by Addison Smith
Atop international science journal funded by the federal government recently acknowledged that thousands of its published research papers may contain misleading language.
More than 2,600 of the papers from “Science,” the peer-reviewed academic journal of the American Association for the Advancement of Science and one of the world’s top academic journals, were examined in depth by another research journal, “Scientometrics.” It found in a study that from 1997 to 2021, the use of “hedging” words have fallen by about 40%.
The study’s co-author and Nanjing University linguist Ying Wei said this revelation ought to be concerning because “essentially, the nature of academic knowledge is indeterminate.”
In academic writing, “hedging” means using cautious language (i.e., “could” or “appear to”) to avoid sounding overconfident and giving readers a misleading conclusion.
In 1997, there were about 115.8 hedging examples per 10,000 words. But by 2021, there were only 67.42 for the same amount.
Science’s news division highlighted this study of its research, and said that the reduction in hedging, according to some, “suggests a worrisome rise of unreliable, exaggerated claims.”
According to the non-profit Influence Watch, “the federal government is the largest identifiable source of funding for AAAS,” giving it $3.3 million annually between 2008 – 2017, not counting other grants it has received. Science was first published in 1880 with seed money from Thomas Edison.
Continuing, the journal group said “less hedging may reflect a subtle strategy by authors to sell their results to editors and readers as an alternative to explicit exaggeration,” according to the study.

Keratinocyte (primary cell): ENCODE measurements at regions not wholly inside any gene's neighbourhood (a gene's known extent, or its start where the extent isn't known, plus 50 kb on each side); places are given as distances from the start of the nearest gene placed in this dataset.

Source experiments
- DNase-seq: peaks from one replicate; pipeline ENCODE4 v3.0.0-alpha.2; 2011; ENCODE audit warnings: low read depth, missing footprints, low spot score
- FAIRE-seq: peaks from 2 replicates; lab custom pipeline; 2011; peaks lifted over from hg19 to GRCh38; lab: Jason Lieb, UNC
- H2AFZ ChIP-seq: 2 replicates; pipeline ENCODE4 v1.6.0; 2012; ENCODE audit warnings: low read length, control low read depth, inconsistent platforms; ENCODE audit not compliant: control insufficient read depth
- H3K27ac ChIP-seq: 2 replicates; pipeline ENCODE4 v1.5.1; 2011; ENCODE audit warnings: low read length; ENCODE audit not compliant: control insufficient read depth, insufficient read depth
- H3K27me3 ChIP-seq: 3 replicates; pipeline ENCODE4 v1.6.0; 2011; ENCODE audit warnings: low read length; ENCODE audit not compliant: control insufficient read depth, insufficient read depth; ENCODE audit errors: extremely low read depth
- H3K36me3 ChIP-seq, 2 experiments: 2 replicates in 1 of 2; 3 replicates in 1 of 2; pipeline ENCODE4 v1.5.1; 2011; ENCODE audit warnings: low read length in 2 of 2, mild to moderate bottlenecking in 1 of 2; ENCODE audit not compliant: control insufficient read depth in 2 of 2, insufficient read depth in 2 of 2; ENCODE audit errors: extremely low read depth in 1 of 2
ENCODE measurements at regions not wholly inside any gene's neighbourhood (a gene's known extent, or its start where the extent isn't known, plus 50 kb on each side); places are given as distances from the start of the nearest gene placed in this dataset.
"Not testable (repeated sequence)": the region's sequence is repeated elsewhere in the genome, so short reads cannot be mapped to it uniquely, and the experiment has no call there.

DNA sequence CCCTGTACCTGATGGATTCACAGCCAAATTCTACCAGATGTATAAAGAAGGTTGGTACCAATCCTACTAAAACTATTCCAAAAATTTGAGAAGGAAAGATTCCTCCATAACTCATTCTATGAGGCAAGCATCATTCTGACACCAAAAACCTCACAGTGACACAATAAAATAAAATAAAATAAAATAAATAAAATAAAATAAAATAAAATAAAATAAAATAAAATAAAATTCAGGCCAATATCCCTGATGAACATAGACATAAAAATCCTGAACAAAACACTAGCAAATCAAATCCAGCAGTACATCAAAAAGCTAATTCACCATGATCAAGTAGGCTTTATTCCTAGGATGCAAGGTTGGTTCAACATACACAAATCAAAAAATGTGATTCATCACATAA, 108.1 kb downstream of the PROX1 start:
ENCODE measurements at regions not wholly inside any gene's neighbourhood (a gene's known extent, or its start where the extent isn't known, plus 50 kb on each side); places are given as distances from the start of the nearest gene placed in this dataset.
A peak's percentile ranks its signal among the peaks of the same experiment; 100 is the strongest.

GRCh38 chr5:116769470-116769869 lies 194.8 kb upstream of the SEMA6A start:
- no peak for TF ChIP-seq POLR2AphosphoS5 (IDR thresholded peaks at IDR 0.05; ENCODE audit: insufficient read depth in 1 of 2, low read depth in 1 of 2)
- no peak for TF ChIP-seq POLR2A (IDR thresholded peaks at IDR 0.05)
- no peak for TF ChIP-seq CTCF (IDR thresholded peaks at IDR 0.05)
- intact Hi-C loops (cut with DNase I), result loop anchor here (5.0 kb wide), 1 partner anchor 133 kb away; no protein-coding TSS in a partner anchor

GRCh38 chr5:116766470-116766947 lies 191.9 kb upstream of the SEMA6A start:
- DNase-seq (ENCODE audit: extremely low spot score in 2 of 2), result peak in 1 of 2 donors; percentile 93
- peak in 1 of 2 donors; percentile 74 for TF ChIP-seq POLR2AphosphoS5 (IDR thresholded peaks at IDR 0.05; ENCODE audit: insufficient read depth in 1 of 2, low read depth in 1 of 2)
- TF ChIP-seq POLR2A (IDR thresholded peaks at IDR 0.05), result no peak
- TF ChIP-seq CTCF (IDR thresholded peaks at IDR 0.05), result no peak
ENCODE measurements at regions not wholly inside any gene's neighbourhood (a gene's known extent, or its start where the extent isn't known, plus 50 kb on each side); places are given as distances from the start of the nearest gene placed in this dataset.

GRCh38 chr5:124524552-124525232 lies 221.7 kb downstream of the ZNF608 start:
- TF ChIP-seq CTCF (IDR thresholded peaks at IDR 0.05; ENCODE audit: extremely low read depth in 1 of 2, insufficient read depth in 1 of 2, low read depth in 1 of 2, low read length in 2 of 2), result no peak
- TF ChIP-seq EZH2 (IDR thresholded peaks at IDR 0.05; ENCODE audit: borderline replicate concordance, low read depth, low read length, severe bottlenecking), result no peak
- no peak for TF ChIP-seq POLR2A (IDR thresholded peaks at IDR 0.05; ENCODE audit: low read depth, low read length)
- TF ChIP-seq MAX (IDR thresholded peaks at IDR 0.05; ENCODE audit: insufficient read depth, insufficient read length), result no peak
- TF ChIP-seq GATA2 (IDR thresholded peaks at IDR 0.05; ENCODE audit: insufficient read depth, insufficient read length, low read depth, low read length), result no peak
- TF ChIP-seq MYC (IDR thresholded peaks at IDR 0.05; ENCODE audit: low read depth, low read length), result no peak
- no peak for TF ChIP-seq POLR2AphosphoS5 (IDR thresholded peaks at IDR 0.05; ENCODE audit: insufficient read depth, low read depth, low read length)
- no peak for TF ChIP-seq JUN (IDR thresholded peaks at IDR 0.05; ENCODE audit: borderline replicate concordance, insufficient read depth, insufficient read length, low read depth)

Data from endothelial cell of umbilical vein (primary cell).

In 2020, AAAS highlighted several scientists who steadfastly insisted that questions regarding Covid-19 coming from the Wuhan lab was merely “a conspiracy theory.” AAAS also repeatedly promoted Covid-19 vaccinations.
Social psychologist Melissa Wheeler reacted to the study’s findings, warning that prudence in academic research is “vital to communicating what one’s data can actually say and what it merely implies.”
“If academic writing becomes more about the rhetoric … it will become more difficult for readers to decipher what is groundbreaking and truly novel.”
A research journal from 2015 published by the British Medical Association’s weekly peer-reviewed medical trade journal, (BMA), found similar results, stating that “scientific abstracts are currently written with more positive and negative words,” which means “apparently scientists look on the bright side of research results. But whether this perception fits reality should be questioned.”
Despite the significant decline in hedging, Science denies that this has necessarily led to less reliable evidence. Instead, executive editor Valda Vinsion stated in the report that it may be due to authors being asked to provide additional supporting information.
“We tone down language if it comes across as definitive when [the evidence] is not,” she said.
Science associate news editor Jeffrey Brainard declined to comment when reached by Just the News.
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Addison Smith is a reporter and podcast host for Just The News.